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An interview with Phoebe Killdeer

Phoebe Killdeer

As part of this Parishues music week, it was impossible not share with you again the super talent of my school and childhood friend Phoebe Killdeer. Here is an interview we did a few months ago. Not only do I love her cause she is a friend but her voice is objectively OUT OF THIS PLANET.

Here it is, hope you enjoy the talented artist and her work the way I very much do!


I cannot describe the sensation I feel when I listen to Phoebe’s deep, surreal, jazzy voice. She makes me feel like I am in a David Lynch movie/an heroin of an old flic/charged with energy. Phoebe Killdeer and The Short Straws:


Being a singer too, Guildhall School trained and all that, I really appreciate an original, balanced voice. Phoebe impresses me for that.

It really doesn’t help that I have known Phoebe since school, for maybe (drum roll:) 25 years now. The idea that I know where the voice is coming from touches me deep inside. I was buddies with her beautiful sisters Zazie and Chloe and believe me, the whole school was in awe of these 3 ethereal spirits of femininity and grace. The beautiful story now is that Chloe (the middle sister) manages Phoebe (the youngest of the 3). Sister love at it’s pinnacle.

Here, I got to interview Phoebe from her base in Berlin. Even her voice, her speaking voice, hypnotized me. It was a real feat for me to concentrate.

Fiona: So Phoebe, before I knew you in London, what was your life?

Phoebe Killdeer: I was born in Antibes, South of France in 1977 to Australian parents. We spent the 10 first years of my life in Aix en Provence where I joined the local dance school at the age of 3. My mother is a contemporary dancer and we just automatically went with that artistic flow. At the age of 6 I joined the local dance company but we had to leave for London a few years later, where you and I met!

F: how was school for you, considering how artistic you are?

PK: I was dreamy and shy and towards my A levels, I got pushed out of school by a teacher who wanted me to explore what was out there for me I think. I went on a voluntary trip to Africa as a result when I was 19. I started listening to African and Hip Hop beats over the radio there and that was a revelation for me. I felt that was the music I wanted to work with.

F: so how did you launch your career as a singer/composer?

PK: I started to go to a great bar that existed in London, called the WKD in Camden. There was always live music going on and people I knew were up on stage. Some others were pushing me to get up there and share my music. That’s where and when I realised it was my vocation. I was working on/off as a sound engineer at the time but that didn’t feel completely right. I was 26 years old then and I have never looked back. My sister Chloe immediately started managing me and together we met with some producers and started some studio work.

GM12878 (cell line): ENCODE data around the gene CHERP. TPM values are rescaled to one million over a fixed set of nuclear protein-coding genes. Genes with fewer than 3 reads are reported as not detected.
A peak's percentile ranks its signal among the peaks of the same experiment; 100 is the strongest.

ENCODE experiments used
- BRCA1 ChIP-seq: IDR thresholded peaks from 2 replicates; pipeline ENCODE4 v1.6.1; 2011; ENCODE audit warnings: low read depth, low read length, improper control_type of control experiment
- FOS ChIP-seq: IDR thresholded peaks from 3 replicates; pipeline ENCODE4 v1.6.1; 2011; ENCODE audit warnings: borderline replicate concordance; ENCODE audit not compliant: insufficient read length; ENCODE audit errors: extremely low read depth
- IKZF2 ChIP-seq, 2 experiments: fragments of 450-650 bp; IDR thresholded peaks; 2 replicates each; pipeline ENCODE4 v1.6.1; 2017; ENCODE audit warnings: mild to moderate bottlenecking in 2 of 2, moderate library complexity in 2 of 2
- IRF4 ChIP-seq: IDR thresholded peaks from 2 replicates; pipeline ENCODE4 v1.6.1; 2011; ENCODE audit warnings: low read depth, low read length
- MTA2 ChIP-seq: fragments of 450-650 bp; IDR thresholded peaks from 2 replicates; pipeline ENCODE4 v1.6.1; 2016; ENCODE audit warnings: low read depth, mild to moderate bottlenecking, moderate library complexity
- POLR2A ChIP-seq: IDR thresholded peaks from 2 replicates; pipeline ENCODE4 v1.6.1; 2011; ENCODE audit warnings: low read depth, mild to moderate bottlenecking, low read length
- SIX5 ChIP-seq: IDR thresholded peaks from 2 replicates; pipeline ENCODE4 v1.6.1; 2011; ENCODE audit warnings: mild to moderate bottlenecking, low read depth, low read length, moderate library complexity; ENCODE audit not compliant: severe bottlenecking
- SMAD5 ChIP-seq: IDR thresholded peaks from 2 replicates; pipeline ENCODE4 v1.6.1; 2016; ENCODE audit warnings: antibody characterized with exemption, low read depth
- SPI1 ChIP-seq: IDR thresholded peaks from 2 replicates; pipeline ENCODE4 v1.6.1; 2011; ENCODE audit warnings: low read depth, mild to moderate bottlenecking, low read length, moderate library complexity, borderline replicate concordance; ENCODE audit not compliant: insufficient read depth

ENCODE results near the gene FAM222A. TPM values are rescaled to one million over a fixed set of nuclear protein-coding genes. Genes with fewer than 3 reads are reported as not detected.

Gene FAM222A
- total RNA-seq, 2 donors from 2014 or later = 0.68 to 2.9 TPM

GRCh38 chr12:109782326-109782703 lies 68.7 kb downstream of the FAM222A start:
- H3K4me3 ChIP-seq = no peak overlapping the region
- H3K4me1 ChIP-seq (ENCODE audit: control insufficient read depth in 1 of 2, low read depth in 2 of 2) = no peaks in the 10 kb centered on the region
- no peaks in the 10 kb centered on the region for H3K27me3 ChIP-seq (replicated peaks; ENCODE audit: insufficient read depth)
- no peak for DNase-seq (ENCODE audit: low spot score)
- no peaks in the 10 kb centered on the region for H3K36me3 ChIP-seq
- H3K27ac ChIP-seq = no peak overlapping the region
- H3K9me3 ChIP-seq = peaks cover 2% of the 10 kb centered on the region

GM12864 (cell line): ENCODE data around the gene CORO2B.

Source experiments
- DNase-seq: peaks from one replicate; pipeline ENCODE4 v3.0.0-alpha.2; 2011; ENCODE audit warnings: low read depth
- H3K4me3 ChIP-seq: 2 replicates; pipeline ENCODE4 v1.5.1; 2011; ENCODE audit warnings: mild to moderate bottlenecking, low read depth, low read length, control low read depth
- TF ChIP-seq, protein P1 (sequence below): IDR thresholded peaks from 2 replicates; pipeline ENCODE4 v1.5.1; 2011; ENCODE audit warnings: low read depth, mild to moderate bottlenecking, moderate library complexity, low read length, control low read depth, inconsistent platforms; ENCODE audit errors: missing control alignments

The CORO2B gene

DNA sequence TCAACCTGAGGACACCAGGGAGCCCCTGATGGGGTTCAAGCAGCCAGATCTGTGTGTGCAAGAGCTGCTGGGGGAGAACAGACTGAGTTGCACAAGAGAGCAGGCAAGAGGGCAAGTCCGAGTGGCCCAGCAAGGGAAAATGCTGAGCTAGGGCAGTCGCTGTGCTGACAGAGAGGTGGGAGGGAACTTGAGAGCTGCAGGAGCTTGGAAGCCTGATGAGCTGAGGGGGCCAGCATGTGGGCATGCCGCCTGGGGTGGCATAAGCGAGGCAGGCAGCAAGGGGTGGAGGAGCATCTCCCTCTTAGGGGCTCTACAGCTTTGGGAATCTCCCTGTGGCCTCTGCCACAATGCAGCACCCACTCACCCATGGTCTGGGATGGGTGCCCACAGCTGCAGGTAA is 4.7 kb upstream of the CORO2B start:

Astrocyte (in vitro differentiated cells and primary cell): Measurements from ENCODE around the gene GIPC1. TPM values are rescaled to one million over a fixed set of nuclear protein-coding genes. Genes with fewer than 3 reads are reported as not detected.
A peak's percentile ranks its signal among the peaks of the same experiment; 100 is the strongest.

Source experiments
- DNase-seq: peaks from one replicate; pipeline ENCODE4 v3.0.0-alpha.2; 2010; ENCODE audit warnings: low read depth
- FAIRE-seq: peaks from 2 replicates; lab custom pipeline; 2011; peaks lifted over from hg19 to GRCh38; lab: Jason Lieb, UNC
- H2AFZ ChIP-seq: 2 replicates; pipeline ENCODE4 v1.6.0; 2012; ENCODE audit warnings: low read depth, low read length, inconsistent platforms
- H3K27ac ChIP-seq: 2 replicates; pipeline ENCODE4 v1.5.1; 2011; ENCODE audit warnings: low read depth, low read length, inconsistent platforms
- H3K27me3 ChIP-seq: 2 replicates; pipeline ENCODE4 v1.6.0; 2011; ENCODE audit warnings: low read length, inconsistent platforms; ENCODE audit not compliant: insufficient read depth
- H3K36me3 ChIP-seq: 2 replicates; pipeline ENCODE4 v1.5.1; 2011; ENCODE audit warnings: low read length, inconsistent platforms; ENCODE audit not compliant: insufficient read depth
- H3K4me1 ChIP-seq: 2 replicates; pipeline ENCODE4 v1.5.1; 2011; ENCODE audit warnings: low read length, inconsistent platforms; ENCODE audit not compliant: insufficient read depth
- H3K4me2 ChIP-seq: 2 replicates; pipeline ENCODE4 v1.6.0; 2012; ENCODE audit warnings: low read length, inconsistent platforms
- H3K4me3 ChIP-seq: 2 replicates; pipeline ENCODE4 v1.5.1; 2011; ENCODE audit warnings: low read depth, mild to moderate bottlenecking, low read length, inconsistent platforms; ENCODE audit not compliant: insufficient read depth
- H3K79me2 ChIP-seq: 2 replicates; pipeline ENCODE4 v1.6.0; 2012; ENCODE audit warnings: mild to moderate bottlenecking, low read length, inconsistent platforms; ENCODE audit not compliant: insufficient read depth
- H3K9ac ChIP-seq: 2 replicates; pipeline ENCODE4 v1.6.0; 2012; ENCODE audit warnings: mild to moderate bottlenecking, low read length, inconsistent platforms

F: who have you worked with and how did your career move on to La Nouvelle Vague?

PK: I collaborated with Basement Jaxx on their kish kash album as well as Bang Gang (on the track There was a Whisper) and the English Electro group ODB. In 2005 I joined the group Nouvelle Vague which was largely influenced by the Punk Rock wave. This was such a liberatory phase for me, I could try out different things, perform the way I wanted. This is also when I started working with our producer, Marc Collins. Then La Nouvelle Vague came to an end for me and I wanted to really compose my own version of a band, with the specific influences I had going on in my head!

F: who are the musicians behind the short straws and what are their influences?

PK: Cedric is our lead guitarist. I actually saw him live in concert one night and it was total musical love at first sight, I just had to work with him. He is influenced mainly by 60′s rock. Alex is our bass player, he is more experimental, romantic. Our drummer is Raph, has played drums forever and is very influenced by electro.

F: what was it like working on your first album and touring?

PK: it took me years to write Weather’s Coming and we actually toured for a whole 2 years to promote it. We are a stage band, a LIVE band and so we were already used to that whole experience.

F: and your second album?

PK: I really wanted it to sound like we do on stage. Not studio, not finished. Innerquake needed to sound live. I got the name for this album from my mother, who is one of my greatest influences along with our common love for Tom Waits. This album was about introspection, confronting my demons and I think it reflects that well. Now the musicians and I are used to working together, I am more like the conductor in an orchestra. I can come up with a tune but they will put it all into place for me. They just translate what I feel and what I hear in my head. I try to push them to go as far into themselves as they can and they pay me back with some beautiful sounds.

F: what are your plans now Phoebe?

PK: there’s work on a 3rd album but we are still touring now for Innerquake. We are the touring band! I would also love to go into directing, choreography, the whole setting up process of a concert or a show. There is so much more out there for me than just singing, I am going there where I feel I must.

And you know what? She will.

She’s magic and never quite touches the ground. The way she was when we were young and the way she will stay always. Thank you Phoebe. I can’t wait to follow your next steps.

Go listen to Phoebe or get the albums Weather’s Coming and Innerquake on amazon or download on itunes

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